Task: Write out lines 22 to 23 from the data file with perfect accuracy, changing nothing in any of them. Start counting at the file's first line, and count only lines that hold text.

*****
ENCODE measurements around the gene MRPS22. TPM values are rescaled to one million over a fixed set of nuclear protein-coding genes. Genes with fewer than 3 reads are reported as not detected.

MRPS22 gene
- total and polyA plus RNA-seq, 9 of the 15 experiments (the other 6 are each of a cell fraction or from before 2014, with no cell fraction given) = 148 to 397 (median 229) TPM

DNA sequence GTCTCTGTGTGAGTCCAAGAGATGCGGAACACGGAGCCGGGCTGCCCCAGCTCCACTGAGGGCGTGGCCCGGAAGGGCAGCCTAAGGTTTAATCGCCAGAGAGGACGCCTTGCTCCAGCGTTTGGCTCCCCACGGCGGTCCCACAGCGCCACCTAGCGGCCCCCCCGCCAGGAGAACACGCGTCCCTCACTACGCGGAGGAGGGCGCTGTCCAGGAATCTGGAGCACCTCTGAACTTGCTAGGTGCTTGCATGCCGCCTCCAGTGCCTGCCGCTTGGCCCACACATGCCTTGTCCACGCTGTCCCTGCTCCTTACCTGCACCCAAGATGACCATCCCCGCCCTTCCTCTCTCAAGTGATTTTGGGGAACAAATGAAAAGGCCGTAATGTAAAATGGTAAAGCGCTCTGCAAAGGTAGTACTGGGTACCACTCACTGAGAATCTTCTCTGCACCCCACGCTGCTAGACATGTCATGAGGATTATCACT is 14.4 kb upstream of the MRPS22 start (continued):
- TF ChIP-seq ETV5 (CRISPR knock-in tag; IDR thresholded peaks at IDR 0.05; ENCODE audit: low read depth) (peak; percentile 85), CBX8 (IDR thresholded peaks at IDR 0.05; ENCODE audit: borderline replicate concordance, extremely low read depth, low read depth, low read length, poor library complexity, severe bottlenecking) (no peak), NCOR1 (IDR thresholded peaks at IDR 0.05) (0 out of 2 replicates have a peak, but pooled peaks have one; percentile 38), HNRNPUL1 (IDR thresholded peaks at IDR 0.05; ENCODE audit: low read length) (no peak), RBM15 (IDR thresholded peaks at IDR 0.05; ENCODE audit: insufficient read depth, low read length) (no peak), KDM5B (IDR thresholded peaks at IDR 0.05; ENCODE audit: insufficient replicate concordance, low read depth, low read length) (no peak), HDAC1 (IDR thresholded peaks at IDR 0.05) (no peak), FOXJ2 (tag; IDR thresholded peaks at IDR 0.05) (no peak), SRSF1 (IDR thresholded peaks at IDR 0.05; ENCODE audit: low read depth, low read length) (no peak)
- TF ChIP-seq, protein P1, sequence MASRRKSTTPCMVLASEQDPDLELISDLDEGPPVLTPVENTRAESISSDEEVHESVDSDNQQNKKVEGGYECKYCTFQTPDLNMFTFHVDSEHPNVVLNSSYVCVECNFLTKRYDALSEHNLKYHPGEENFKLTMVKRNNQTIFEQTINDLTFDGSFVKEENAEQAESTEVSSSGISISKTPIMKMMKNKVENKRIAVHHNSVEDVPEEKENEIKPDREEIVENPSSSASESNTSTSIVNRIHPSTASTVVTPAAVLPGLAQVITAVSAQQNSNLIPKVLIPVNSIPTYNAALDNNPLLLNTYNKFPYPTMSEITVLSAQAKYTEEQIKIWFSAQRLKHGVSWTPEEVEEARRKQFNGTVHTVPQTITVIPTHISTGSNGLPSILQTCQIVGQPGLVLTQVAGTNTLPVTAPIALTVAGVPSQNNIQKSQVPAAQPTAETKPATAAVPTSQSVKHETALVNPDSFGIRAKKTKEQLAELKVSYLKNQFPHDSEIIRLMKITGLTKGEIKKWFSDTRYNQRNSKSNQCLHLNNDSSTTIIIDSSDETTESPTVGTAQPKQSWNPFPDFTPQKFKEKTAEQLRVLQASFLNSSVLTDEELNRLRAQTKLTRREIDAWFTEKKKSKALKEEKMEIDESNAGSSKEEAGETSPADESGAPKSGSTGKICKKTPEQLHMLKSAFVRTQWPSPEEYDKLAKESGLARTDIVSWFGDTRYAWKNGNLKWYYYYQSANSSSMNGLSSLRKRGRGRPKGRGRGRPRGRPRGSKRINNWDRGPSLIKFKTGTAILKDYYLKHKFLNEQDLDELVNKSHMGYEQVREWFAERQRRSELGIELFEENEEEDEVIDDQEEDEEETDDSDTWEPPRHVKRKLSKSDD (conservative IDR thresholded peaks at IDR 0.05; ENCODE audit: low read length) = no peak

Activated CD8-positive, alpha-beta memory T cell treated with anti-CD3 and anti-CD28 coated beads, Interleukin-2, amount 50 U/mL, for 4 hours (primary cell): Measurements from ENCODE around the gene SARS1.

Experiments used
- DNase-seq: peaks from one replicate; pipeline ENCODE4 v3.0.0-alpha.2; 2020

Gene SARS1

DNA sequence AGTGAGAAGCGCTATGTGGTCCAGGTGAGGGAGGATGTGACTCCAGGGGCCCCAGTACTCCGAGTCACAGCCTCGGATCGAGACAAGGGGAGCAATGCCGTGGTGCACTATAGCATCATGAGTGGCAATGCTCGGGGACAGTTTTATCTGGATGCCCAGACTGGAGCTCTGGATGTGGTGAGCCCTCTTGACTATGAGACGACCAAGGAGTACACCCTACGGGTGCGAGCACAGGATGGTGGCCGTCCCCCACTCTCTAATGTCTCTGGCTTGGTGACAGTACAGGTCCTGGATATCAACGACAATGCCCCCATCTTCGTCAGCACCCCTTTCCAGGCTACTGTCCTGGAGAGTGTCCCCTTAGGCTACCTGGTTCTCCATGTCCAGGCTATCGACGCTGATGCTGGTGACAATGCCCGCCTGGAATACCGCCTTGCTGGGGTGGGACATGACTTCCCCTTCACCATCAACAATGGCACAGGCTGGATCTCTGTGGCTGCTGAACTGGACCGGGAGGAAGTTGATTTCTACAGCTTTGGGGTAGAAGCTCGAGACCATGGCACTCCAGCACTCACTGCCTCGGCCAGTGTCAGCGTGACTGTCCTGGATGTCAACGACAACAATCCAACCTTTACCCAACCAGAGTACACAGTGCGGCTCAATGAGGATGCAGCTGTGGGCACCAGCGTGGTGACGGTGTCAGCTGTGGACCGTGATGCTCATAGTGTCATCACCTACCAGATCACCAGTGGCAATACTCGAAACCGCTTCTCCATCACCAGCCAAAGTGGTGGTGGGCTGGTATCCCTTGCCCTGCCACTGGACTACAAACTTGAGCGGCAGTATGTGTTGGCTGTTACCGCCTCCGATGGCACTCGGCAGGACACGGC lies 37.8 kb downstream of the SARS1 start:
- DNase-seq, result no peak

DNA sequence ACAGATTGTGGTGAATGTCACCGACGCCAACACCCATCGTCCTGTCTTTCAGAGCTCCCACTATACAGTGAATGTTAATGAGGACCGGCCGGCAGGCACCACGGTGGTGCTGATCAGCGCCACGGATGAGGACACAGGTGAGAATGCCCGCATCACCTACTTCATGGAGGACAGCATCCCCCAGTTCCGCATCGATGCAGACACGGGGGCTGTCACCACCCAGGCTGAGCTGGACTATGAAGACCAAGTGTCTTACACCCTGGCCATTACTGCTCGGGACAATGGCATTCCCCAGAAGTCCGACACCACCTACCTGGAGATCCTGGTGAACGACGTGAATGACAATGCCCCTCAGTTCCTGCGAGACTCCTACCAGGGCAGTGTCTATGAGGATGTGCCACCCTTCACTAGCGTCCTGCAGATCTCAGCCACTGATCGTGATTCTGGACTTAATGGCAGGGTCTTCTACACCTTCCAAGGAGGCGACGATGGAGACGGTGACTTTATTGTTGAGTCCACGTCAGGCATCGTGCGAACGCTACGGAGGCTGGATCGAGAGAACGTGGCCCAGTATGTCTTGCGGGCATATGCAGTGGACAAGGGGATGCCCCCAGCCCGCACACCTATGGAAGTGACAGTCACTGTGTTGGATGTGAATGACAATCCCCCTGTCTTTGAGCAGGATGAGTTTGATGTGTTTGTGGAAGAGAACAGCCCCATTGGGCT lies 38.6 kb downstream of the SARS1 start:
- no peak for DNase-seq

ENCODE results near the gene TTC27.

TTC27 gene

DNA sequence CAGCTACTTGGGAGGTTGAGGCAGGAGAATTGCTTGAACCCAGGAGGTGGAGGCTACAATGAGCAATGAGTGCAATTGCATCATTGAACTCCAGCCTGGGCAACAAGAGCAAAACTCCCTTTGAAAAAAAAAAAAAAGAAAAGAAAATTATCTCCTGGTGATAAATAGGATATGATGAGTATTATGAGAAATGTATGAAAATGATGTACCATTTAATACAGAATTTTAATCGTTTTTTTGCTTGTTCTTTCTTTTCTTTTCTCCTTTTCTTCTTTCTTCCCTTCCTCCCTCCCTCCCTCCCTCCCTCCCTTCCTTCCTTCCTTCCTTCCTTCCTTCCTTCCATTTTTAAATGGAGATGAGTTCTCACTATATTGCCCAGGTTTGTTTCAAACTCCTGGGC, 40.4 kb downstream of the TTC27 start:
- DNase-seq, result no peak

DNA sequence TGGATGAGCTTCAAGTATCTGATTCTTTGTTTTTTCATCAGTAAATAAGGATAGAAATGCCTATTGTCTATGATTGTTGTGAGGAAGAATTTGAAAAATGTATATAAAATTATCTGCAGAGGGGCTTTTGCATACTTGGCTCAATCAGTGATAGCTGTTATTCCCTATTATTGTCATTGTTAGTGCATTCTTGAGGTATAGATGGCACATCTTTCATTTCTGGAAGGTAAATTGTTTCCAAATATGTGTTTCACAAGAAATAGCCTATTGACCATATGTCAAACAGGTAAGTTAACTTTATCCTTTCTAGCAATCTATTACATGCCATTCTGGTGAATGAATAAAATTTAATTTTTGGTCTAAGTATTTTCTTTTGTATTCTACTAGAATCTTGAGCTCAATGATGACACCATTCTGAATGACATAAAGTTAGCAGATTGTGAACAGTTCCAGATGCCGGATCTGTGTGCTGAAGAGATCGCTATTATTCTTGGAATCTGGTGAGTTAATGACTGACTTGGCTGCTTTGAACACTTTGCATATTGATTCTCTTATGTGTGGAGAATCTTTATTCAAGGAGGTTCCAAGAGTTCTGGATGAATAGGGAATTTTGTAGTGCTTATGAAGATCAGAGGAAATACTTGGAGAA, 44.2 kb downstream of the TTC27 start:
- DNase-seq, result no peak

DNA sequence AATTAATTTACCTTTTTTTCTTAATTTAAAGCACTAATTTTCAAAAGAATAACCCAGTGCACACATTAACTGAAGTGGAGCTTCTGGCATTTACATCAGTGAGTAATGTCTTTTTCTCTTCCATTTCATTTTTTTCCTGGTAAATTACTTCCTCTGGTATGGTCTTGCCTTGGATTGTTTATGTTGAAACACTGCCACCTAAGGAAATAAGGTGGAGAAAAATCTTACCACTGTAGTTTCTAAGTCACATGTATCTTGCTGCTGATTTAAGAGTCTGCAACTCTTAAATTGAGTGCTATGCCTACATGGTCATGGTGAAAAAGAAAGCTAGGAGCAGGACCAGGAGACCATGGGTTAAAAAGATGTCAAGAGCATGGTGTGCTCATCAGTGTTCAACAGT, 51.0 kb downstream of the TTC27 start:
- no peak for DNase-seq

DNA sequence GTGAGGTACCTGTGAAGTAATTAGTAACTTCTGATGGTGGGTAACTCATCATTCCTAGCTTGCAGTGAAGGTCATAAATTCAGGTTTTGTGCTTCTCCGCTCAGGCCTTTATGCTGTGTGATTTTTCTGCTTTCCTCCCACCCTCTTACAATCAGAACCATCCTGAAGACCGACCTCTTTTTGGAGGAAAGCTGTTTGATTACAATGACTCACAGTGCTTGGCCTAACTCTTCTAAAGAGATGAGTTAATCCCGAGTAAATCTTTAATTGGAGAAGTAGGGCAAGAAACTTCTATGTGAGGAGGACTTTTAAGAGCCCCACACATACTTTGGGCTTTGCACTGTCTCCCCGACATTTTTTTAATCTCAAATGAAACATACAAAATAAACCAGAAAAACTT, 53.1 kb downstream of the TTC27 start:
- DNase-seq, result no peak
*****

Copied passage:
- no peak for DNase-seq

DNA sequence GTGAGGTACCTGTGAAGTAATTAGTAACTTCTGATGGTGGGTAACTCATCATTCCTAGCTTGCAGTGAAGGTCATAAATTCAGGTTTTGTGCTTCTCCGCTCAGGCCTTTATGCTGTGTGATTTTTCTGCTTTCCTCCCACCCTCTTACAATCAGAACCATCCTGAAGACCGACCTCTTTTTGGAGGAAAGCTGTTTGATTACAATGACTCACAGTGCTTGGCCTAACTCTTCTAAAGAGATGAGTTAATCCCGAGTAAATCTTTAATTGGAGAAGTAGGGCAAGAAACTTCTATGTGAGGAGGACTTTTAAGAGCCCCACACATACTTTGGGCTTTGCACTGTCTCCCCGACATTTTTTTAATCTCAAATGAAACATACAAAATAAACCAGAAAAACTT, 53.1 kb downstream of the TTC27 start: